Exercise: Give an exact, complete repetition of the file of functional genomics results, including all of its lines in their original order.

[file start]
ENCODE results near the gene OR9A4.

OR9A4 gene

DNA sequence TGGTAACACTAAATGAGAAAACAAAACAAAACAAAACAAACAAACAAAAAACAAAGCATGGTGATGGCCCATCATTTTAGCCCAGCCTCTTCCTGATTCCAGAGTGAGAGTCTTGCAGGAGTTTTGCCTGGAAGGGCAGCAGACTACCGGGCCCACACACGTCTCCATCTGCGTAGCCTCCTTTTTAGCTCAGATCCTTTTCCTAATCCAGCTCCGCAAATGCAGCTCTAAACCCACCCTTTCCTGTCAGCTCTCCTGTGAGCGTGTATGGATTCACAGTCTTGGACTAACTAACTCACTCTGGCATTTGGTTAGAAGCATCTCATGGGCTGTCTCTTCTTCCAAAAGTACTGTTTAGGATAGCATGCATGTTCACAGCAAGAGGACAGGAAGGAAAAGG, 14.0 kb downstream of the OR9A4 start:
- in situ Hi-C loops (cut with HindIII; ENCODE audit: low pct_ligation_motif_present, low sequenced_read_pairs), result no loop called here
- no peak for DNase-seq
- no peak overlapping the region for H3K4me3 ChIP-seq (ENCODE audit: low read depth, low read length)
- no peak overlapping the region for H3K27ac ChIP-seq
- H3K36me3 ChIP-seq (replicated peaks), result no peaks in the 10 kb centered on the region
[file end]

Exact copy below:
ENCODE results near the gene OR9A4.

OR9A4 gene

DNA sequence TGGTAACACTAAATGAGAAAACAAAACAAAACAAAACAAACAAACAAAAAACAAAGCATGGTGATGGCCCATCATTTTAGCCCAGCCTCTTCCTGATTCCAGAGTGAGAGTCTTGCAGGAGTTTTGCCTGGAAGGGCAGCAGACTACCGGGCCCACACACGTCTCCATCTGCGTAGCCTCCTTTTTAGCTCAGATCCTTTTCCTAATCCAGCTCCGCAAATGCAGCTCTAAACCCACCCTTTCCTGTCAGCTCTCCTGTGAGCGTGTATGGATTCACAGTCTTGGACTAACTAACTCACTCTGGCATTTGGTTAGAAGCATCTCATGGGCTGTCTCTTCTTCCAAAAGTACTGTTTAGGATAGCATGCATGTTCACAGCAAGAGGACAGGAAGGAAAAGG, 14.0 kb downstream of the OR9A4 start:
- in situ Hi-C loops (cut with HindIII; ENCODE audit: low pct_ligation_motif_present, low sequenced_read_pairs), result no loop called here
- no peak for DNase-seq
- no peak overlapping the region for H3K4me3 ChIP-seq (ENCODE audit: low read depth, low read length)
- no peak overlapping the region for H3K27ac ChIP-seq
- H3K36me3 ChIP-seq (replicated peaks), result no peaks in the 10 kb centered on the region